I don’t really remember if I ever actually learned anything from cartoons while I was younger. I definitely enjoyed them, but I’m not sure if I actually learned anything, or if one of them ever really made me think. I learned in the aftermath that shows like Arthur had done an episode on 9/11, relating it to a school fire and how all of the kids reacted differently to the sun frightening events in their lives. I know that Lazy Town was specifically created to introduce kids to sports and encourage them to be active and have fun. Of course there are things like Blue’s Clues, Dora the Explorer and Diego, but those are geared to an even younger audience, while cartoons for slightly older kids (theY7+ demographic) seemed to lose this element almost immediately, switching tracks to “purely for entertainment”.
It’s a common criticism in conversations about cartoons today: that kids just want the zany violence, and flashing lights, and don’t really care much about substance. If these people had ever spoken to a child for any length of time, they would probably eventually figure out that kids tend to watch what is available, and when zany violence is mostly what they have, that’s what they’ll tend to watch. It’s a holdover from older eras of fun cartoons, bu also of preconceived adult notions about what kids want.
That’s part of why modern cartoons are so exciting. Many of the show runners are young cartoonists who still remember what they wanted a cartoon of in their childhood to be: now they are making it. I personally remember being upset and frustrated when cartoons didn’t continue a plotline, or characters would immediately forget something they’ve learned in the previous episode, and so the emerging anime boom filled that slot for me, where most anime shows were sequential storylines. The closest thing might’ve been Teen Titans and Avatar the Last Airbender, which was so early in storylines appearing and in such an unusual style for a western show, people did indeed think it was an import for a while.
Then, Gravity Falls came on the scene, along with shows like Adventure Time, which while they may have their zany episodes and out of sequence story plots, they are following an overarching pattern, eventually building to some sort of reveal or climax. Along the way, these shows also started to talk to kids. Not in the direct way Blue’s Clues or Dora the Explorer might, but in a more subtle way that we start teaching in early lit classes in school.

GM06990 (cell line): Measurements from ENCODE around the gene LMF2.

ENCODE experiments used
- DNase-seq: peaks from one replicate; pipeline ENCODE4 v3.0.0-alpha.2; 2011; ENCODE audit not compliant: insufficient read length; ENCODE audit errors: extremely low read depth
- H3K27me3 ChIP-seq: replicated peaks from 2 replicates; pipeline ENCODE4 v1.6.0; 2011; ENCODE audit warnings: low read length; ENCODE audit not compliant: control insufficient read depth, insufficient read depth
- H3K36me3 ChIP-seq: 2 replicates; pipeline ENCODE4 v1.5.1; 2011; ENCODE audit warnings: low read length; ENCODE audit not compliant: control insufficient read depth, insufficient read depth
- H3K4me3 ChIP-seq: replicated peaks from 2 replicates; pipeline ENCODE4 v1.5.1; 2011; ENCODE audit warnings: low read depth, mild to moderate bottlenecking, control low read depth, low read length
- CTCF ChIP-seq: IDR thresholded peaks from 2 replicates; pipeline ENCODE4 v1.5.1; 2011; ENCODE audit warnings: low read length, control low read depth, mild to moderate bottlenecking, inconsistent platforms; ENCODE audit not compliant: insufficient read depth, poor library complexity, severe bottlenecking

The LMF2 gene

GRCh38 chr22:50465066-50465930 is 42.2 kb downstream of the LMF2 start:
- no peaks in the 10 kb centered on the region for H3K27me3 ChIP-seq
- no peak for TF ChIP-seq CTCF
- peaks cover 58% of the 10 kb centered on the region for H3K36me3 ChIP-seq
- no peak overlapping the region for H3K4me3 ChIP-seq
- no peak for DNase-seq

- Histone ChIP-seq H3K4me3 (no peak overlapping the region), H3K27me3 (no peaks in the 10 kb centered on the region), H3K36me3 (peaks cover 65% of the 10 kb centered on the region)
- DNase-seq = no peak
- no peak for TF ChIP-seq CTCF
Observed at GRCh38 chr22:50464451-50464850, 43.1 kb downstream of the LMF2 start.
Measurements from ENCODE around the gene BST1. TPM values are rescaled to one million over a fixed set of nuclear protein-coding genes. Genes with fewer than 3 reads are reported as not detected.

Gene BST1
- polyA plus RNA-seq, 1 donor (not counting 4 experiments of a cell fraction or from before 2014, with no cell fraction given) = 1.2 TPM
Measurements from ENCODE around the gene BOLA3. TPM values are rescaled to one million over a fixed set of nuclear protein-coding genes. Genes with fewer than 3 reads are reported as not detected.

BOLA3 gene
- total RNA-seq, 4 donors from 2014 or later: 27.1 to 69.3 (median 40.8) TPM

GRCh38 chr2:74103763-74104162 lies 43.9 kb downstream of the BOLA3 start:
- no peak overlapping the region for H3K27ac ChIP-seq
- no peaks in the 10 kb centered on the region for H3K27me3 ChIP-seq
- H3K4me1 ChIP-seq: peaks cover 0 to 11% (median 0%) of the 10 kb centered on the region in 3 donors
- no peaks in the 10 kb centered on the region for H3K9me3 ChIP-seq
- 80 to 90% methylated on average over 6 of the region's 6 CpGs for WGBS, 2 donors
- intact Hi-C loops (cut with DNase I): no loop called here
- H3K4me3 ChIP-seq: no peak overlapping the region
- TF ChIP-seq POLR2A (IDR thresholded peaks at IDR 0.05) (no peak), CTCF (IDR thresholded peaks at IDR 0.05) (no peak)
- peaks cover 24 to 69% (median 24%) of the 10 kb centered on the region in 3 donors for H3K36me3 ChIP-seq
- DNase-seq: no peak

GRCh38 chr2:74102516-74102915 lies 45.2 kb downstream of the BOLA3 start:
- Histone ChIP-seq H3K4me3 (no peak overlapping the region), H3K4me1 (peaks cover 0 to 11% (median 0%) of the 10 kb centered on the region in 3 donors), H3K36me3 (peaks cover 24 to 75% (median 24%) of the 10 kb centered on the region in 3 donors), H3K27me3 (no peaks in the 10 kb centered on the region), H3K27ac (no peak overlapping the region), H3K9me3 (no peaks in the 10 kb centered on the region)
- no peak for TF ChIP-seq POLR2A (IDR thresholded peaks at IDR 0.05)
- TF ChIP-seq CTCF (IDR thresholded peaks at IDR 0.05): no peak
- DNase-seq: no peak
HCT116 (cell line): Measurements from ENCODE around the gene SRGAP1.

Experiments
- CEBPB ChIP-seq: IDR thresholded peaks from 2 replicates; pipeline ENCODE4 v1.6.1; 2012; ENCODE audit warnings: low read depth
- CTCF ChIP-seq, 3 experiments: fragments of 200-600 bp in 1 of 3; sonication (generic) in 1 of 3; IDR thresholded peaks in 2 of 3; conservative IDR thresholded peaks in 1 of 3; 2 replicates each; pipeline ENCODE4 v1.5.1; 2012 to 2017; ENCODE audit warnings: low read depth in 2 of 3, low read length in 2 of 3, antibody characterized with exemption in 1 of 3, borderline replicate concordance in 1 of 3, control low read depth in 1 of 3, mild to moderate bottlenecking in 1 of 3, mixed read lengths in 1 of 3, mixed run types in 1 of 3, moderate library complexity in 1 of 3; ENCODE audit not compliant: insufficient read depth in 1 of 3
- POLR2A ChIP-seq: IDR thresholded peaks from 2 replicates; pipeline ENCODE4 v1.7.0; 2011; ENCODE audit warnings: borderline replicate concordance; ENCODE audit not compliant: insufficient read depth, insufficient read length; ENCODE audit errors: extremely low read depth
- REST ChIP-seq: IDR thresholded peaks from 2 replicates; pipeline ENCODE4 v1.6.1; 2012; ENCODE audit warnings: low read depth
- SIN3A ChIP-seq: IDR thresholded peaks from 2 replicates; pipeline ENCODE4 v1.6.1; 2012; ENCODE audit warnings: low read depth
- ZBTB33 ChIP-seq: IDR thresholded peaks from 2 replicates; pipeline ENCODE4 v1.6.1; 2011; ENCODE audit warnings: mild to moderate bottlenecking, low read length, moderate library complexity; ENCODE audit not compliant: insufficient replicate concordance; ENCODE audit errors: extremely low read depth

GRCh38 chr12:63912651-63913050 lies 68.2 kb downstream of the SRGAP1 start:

Adventure Time is fairly famous for its struggles with children connecting to their parents, whether your parent is an evil wizard with amnesia who loves you dearly but forgets you for long stretches of time ala dementia, or if they are just a really big jerk. Kids maybe don’t know what it’s like to be a vampire living forever, but they do know what it’s like to have struggles with their parents, and can follow the characters through their struggles, learning how to cope by watching someone else struggling with it and gathering information through them. Gravity Falls also focuses deeply on family– blood family in their case– and the struggles of negligent and abusive parents, broken relationships, and estrangement, to the point where the only thing in the climax stopping the world from being saved is a decades old grudge between siblings.
Those shows have all ended, but unlike the the gradual slow down after the early 2000s cartoon boom as the starting shows petered out, things are still going strong right now. Steven Universe (whose showrunner Rebecca Sugar drew fan art of Invader Zim, a cartoon from 2001) released a movie in October which not only Recaps over 600 episodes of content in under 15 minutes, but ties it into a story about finding your own identity, grief, and how sometimes subduing the Tyrannical Space Empire is a little bit like dealing with your extremely racist aunt. While there have been criticisms against Steven Universe for putting too much responsibility on the central character, a fourteen year old, there were episodes about teaching Steven about self-care, mindfulness, and an entire episode where a character refuses to tell Steven her problems, because he is a kid and it’s not his job to worry about them. It carries a focus on showing kids how to say no when things are too much for them, and how to survive those days when maybe they can’t say no to dealing with them.